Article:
Tag: Jr.

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International

US envoy was inspired by South African struggle

US Ambassador to South Africa Patrick Gaspard is photographed during an interview with a local newspaper in Pretoria, South Africa. (AP Photo) by Christopher TorchiaAssociated Press Writer JOHANNESBURG (AP) — The new United States ambassador to South Africa says he was a “young kid” when he first met Nelson Mandela, who traveled to the U.S. a few months after he was released from jail in 1990. Patrick Gaspard, now 46 years old, was so enthralled that he ignored the anti-apartheid leader’s simple request in a municipal chamber in New York City.

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National

After ‘snafu,’ Jackson reports to federal prison

In this Wednesday, Aug. 14, 2013, file photo, former Illinois Rep. Jesse Jackson Jr., leaves federal court in Washington. Prison-bound Jackson plans to sell his home in Washington to help pay $750,000 in penalties stemming from his sentence for illegally spending campaign funds on personal items. (AP Photo/Susan Walsh, File) by Michael TarmAssociated Press Writer CHICAGO (AP) – Former Illinois U.S. Rep. Jesse Jackson Jr. entered a North Carolina prison Tuesday to begin serving a 2 1/2-year term for illegally spending $750,000 in campaign money on everything from cigars to a gold watch – a day after he tried but failed to get into the federal complex. In an odd twist to Jackson’s long-running legal saga, the 48-year-old had sought to enter the Butner Correctional Center Monday but was turned away because of “a snafu,” C.K. Hoffler, an Atlanta-based attorney who had accompanied the Chicago Democrat, told reporters Tuesday evening.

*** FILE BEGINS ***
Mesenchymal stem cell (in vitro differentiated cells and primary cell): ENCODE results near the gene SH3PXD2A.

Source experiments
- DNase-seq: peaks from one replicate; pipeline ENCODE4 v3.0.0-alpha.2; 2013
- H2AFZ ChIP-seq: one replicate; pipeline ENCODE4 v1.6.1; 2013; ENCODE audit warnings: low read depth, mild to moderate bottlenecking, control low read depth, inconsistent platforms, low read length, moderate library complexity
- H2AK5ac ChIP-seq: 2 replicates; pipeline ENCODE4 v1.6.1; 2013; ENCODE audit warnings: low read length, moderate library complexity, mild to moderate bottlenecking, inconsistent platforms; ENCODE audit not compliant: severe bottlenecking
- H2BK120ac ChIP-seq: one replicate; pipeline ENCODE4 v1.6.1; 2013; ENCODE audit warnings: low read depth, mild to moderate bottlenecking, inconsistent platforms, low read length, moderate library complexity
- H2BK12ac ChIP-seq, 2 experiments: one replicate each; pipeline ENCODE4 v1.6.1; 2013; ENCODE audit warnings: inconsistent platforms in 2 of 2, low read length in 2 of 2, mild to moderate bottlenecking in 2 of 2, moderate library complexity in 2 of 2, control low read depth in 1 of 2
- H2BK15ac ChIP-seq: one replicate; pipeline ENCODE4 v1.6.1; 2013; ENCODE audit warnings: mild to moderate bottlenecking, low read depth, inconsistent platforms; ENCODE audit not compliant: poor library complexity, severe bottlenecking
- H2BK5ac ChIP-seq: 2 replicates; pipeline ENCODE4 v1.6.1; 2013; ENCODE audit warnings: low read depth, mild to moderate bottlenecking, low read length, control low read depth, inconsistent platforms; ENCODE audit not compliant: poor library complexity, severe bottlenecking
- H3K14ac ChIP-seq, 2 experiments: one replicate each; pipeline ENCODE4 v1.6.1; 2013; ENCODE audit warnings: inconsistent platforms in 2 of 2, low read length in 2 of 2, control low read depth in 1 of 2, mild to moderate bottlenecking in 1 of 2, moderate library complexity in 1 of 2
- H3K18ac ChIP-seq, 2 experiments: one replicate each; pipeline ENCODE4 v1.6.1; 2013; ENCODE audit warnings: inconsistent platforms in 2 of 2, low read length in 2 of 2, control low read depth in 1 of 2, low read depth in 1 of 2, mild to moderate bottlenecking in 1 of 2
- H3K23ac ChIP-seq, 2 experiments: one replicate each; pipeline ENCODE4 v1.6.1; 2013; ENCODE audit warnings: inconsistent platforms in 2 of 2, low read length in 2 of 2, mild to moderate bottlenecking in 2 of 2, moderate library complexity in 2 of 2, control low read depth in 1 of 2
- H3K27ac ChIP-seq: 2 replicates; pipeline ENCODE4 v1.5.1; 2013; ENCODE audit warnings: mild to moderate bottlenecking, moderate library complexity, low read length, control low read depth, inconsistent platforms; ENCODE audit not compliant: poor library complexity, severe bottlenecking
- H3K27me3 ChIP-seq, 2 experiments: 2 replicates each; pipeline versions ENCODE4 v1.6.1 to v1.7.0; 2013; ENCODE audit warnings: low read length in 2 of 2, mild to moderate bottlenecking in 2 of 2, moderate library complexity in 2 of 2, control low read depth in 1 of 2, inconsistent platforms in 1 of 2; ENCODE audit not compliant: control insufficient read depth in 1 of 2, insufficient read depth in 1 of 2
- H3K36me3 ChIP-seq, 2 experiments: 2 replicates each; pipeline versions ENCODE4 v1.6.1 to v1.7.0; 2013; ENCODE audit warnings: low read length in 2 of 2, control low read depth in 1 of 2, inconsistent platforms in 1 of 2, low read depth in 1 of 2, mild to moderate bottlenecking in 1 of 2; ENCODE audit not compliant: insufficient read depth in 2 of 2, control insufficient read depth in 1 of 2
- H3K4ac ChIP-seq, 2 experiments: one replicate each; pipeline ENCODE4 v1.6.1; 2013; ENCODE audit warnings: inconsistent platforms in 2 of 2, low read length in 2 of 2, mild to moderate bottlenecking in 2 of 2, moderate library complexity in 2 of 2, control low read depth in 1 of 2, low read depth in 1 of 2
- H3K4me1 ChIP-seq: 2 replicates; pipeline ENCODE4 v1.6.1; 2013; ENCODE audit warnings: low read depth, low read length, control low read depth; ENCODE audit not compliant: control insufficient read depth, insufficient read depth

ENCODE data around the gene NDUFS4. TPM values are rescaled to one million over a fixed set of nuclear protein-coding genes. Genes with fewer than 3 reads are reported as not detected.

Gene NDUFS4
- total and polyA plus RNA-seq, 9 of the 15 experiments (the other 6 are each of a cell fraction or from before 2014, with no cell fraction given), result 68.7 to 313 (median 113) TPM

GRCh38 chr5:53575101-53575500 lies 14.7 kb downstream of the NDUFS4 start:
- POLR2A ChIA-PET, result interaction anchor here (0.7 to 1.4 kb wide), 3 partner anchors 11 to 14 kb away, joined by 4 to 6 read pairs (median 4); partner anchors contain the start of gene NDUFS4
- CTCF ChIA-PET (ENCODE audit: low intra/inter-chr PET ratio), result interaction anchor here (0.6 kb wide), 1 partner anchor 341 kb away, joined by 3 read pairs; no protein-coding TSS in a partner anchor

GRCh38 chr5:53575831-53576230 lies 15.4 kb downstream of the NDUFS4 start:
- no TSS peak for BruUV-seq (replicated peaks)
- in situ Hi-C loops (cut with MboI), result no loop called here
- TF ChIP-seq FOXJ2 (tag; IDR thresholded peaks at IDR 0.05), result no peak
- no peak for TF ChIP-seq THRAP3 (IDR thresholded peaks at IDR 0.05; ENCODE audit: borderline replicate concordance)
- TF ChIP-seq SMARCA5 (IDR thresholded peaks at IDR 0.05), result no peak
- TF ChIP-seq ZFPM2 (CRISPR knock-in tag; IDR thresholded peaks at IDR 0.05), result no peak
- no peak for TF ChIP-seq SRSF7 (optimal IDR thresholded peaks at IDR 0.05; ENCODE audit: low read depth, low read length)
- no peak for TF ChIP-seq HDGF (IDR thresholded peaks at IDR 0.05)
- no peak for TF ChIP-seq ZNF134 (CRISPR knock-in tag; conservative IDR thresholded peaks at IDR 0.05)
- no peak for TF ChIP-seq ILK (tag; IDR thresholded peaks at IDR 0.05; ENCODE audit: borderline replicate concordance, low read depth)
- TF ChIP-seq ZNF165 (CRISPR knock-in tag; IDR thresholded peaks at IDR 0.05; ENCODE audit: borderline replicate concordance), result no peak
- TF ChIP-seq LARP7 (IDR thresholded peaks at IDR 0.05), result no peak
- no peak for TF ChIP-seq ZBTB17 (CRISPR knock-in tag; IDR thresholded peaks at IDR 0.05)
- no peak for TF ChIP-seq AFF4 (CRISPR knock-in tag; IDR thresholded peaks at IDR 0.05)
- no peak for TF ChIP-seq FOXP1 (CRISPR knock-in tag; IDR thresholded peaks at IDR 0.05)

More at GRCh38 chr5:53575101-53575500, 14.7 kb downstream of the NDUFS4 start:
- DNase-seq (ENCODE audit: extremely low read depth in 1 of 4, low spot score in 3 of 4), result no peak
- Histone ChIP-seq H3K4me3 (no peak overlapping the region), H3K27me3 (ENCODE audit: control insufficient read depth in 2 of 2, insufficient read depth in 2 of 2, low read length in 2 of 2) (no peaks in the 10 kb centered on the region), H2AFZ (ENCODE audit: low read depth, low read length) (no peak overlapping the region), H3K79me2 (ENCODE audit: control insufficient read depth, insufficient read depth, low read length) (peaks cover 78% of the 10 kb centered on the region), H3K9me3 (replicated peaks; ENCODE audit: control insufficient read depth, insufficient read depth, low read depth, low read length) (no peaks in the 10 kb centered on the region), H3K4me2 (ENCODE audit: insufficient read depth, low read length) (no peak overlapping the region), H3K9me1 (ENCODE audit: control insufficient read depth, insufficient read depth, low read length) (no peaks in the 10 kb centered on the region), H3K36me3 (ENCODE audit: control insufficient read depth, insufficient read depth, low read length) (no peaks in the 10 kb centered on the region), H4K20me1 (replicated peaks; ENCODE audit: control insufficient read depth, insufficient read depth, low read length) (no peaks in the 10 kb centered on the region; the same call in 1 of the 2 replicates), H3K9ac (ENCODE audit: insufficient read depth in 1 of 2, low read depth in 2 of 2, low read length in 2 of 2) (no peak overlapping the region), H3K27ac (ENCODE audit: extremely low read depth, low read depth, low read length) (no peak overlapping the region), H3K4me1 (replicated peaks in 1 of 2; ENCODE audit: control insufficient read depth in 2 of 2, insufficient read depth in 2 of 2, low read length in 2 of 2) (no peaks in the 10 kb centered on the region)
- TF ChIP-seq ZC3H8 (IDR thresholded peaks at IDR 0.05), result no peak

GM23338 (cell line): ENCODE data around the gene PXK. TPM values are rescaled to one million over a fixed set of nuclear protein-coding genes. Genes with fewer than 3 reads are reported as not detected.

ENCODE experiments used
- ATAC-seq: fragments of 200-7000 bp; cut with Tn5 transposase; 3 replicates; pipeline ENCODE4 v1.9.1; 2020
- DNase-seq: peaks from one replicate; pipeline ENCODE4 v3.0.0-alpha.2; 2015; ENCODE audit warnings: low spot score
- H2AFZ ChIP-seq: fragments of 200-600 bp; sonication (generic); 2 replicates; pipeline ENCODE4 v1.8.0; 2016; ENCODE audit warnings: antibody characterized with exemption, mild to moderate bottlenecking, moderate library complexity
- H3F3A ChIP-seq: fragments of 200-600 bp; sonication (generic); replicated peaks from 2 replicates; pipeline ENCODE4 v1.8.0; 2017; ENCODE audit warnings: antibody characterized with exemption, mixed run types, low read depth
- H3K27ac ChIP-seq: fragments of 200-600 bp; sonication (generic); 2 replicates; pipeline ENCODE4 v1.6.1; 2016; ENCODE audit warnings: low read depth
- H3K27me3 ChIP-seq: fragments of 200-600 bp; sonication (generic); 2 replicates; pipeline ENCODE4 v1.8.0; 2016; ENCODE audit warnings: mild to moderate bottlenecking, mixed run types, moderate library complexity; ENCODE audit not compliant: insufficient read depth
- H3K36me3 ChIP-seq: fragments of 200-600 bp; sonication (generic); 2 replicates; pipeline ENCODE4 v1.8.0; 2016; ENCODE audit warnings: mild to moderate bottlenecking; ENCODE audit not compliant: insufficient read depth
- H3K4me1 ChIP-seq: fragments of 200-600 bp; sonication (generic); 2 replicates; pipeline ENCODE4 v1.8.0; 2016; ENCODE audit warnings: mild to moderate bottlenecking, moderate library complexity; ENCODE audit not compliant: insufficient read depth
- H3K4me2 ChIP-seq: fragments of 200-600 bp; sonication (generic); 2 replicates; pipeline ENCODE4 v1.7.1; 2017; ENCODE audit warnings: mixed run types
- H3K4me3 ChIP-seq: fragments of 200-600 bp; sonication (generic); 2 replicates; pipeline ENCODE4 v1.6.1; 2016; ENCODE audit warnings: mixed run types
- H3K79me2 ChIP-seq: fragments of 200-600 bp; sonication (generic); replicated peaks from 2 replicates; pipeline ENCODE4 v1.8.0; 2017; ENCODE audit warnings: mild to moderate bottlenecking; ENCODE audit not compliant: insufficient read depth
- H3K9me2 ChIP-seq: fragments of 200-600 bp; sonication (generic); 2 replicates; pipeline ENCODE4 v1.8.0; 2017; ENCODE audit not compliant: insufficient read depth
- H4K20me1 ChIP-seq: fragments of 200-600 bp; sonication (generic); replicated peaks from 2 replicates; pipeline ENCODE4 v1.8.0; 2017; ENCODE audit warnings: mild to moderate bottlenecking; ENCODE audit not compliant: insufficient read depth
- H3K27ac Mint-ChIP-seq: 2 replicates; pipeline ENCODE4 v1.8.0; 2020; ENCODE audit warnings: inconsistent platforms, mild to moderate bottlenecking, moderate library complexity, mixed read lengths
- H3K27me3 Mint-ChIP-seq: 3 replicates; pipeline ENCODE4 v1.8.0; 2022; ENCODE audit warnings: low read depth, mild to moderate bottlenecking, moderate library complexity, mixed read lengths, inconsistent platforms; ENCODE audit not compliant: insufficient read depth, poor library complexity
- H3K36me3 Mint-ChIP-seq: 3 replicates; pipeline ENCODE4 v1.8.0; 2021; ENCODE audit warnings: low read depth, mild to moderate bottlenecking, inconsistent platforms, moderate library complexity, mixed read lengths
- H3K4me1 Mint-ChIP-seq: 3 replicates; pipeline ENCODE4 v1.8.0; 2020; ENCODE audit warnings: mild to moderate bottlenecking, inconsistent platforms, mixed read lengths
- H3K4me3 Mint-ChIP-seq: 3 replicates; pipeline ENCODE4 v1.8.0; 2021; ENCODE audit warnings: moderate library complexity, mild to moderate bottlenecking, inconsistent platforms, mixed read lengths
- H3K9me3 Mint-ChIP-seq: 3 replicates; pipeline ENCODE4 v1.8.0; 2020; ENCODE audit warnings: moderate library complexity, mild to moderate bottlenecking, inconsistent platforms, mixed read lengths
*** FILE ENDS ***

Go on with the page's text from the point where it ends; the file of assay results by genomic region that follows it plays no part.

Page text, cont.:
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Generation Y

UA president urges inclusion in fraternities

Universtiy of Alabama President Judy Bonner, left center, talks with student Khortlan Patterson, 19, of Houston, Tex., after about 400 students and faculty members marched on the Rose Administration Building to protest the university’s segregated sorority system on the campus in Tuscaloosa, Ala., Wednesday, Sept. 18, 2013. (AP Photo/Dave Martin)TUSCALOOSA, Ala. (AP) — University of Alabama officials say school president, Judy Bonner, has asked fraternity leaders to make their chapters more inclusive following allegations of racism influencing the rush process in campus sororities.